• Automobile and private bus passengers need convenient, safe drop-off
    • Pedestrians, especially downtown workers and shoppers, need a site close to the central city
    • Valley Transit passengers, including school children, need a site within a few blocks of the Transit Center
    • Elderly, parents with multiple young children and handicapped, need convenient parking near the library entrance
What affinities to other groups are necessary?
  • It is highly desirable that the library be perceived as serving virtually every demographic in the City. In looking at affinities to other organizations, public schools and other educational groups would rank high, as would other government (local, state and national) and a range of community nonprofit groups who would either use library space or do joint programming with the library.
Is the site compatible with the long-range plan of the library?
  • The current site is basically compatible, but the current structure lacks both design features and space for current and future community needs. Concerns in the long-range plan would be most fully addressed by a new structure designed to address current priorities and future needs, but could also be addressed by extensive remodeling.


Are there potential donors to the project?
  • Unlike police stations, water plants or other municipal construction projects, libraries have the potential to attract significant donations to help with construction. 25-33% of project cost is not unusual for public library projects.
  • There are numerous potential donors, ranging from philanthropic individuals and corporations to grass-roots donations from a wide range of the library’s 86,000 cardholders.
  • Realizing this potential will require considerable effort, and we assume much of the private fund-raising could be done by the Friends of the Appleton Library (FOAL) -- our community support group. Success of private fund-raising will be greatly enhanced by two factors: naming rights and perceptions of civic presence. A new library will have significantly more potential to bring in donations than a remodel.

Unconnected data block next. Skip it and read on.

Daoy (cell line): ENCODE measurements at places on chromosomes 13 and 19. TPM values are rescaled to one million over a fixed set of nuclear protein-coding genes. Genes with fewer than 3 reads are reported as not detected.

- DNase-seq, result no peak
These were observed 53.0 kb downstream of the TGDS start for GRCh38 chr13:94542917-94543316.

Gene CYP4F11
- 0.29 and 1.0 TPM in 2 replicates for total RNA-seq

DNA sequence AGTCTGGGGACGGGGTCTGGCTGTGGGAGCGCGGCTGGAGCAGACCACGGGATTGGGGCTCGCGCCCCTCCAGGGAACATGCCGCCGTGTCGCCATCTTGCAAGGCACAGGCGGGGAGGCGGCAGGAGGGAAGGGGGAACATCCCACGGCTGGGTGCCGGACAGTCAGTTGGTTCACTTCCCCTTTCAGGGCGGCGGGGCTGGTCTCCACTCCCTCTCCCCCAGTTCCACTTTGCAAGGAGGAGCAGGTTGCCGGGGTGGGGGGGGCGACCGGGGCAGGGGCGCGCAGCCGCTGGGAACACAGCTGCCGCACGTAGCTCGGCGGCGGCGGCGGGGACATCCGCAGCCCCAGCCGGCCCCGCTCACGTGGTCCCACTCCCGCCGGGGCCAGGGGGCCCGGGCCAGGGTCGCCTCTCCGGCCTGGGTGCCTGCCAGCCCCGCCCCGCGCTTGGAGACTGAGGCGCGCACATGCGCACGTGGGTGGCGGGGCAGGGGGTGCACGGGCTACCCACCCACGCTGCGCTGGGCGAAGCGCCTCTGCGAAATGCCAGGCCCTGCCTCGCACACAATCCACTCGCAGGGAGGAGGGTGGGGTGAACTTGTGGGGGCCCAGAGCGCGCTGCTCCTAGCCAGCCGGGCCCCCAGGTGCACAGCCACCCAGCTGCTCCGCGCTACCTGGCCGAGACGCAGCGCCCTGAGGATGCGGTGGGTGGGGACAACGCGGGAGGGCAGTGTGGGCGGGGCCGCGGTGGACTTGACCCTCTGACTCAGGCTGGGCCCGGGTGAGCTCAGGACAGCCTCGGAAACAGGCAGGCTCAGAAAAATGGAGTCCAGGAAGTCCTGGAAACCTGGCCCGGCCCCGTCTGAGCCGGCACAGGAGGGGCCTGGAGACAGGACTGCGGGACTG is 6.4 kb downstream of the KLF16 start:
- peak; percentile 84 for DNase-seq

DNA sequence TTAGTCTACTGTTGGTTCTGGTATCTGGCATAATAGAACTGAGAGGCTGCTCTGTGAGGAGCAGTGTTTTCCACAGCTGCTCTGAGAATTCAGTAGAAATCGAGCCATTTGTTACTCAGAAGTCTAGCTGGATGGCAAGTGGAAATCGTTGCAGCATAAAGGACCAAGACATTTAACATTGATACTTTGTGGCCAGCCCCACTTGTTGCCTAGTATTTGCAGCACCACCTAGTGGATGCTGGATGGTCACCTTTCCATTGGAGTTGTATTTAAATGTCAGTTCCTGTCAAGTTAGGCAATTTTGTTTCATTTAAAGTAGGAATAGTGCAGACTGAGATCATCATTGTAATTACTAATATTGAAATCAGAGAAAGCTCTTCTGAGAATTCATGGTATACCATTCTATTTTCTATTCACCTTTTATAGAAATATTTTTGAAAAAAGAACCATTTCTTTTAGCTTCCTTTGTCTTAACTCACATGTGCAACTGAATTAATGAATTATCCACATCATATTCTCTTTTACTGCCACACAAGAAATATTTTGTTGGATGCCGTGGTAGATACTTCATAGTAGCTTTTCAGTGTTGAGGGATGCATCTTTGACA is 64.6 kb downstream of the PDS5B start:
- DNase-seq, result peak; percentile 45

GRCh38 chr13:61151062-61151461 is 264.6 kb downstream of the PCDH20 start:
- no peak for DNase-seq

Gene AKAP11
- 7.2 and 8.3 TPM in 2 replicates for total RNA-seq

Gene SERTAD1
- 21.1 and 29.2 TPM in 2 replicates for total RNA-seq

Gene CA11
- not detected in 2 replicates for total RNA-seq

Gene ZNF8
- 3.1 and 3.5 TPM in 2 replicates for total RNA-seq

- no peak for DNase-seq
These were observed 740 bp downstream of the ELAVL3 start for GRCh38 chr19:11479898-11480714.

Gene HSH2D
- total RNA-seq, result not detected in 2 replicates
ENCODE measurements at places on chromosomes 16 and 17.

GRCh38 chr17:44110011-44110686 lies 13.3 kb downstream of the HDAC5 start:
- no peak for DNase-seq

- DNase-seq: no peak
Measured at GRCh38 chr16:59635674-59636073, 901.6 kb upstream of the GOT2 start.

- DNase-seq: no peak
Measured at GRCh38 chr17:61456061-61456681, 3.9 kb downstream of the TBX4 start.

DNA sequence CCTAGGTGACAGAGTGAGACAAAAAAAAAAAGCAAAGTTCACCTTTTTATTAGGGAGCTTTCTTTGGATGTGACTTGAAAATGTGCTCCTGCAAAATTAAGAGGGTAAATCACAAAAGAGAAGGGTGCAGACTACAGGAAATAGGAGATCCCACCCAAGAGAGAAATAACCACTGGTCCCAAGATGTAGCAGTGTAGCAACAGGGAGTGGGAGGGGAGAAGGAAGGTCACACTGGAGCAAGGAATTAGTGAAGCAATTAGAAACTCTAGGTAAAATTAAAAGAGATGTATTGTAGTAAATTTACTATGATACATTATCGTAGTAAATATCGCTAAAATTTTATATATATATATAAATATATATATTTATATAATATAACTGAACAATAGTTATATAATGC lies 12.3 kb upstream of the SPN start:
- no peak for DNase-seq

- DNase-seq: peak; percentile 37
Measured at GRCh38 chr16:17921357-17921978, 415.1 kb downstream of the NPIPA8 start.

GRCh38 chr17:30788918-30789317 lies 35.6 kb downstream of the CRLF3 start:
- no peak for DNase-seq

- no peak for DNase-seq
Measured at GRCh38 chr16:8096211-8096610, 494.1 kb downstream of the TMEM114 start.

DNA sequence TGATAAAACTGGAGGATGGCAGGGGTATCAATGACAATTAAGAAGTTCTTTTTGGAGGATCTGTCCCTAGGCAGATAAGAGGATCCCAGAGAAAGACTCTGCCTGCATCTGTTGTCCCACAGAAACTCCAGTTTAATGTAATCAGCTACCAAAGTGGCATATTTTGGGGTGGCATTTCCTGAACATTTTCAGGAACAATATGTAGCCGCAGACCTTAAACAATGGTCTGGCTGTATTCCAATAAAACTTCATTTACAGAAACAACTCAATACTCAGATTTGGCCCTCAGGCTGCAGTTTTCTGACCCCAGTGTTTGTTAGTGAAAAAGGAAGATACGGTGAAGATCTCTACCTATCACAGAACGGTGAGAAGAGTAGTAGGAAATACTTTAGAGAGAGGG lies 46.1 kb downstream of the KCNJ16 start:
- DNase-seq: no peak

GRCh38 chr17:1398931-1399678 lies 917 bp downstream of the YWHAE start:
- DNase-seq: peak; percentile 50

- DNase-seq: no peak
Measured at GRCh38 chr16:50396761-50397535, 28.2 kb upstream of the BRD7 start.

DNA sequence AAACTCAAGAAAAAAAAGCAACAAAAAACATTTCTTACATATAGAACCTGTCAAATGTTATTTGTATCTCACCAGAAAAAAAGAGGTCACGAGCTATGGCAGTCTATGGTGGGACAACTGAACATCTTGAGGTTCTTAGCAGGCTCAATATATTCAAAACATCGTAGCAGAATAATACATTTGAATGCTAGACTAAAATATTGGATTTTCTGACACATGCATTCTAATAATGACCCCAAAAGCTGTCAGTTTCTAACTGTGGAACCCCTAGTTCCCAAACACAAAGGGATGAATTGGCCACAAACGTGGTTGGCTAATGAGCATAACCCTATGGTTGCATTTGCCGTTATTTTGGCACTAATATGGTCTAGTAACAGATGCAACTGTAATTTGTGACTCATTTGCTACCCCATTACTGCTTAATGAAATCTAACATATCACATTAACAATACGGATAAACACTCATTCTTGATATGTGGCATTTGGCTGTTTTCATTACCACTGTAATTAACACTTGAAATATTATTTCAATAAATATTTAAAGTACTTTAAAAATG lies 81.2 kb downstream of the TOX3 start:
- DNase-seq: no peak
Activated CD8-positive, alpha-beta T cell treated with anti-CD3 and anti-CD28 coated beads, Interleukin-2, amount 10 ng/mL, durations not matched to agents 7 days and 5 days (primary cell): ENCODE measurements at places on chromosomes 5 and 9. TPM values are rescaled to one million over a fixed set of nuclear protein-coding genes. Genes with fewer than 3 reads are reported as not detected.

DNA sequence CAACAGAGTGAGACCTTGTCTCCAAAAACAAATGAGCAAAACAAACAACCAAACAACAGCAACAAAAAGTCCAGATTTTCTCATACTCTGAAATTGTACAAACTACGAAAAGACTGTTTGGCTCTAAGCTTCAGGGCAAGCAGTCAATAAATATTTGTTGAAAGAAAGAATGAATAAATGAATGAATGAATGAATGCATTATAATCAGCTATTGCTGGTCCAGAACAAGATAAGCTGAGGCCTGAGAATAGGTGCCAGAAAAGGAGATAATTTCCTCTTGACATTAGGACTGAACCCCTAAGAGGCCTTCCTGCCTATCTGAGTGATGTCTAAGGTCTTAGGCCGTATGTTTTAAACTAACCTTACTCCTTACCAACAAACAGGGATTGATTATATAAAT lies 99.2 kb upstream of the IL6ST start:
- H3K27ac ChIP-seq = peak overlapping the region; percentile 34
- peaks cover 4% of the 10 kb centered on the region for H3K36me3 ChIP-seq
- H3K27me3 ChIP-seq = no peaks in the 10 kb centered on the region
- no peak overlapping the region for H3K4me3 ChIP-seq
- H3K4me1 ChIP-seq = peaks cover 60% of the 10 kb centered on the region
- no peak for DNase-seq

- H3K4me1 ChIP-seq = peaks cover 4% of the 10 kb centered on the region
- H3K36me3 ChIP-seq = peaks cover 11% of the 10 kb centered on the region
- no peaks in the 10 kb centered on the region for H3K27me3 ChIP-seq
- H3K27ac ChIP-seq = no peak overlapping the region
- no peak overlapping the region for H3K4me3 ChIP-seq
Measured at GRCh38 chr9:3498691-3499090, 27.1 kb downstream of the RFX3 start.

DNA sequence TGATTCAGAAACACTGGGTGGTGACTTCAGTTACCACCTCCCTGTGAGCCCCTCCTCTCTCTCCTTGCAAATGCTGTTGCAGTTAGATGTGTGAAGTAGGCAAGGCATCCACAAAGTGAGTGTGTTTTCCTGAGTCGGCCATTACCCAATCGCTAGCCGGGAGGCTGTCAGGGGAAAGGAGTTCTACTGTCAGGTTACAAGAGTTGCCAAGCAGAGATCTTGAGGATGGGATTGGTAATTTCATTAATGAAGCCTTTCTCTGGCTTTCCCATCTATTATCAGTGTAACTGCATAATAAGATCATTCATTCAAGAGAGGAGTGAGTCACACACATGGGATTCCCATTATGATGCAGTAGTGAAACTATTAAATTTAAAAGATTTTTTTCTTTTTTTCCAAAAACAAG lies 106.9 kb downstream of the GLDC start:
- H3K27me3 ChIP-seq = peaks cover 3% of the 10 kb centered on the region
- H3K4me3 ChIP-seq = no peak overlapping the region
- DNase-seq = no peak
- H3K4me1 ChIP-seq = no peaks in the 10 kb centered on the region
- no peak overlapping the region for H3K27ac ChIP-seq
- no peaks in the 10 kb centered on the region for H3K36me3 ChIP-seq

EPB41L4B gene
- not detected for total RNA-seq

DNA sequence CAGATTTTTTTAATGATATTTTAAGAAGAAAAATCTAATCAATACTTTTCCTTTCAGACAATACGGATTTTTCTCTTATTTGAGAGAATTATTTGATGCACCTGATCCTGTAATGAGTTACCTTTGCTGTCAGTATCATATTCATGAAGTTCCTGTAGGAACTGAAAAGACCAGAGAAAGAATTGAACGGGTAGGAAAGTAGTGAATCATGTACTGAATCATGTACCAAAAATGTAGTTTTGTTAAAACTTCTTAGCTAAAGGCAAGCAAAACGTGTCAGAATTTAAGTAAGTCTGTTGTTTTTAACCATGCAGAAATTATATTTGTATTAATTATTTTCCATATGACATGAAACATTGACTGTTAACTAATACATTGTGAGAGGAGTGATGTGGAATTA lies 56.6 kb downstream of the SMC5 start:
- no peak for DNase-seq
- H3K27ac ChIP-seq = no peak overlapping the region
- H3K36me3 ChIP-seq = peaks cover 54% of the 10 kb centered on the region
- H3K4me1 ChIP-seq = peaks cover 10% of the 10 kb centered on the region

Can revenue generation be used to fund the facilities construction or on-going costs? i.e. leasing OWLS, Literacy Coalition, other non-profits
  • Some, although this is limited and related to project scope. Potential tenants among nonprofit organizations are unlikely to be able to afford anything comparable to prime commercial rentals. OWLS (the Outagamie Waupaca Library System, which provides many services to APL) currently pays about $30,000/year, and while this is on the low side of cost per square foot in the downtown, Appleton derives many benefits from their presence in ways that would be difficult to quantify in dollars. Likewise, we once housed the Literacy Coalition pro bono. If we were to house groups such as the Literacy Coalition or Multicultural Center, it would be due to the Library’s ongoing participation in and support of these groups as much, if not more, than for revenue generation.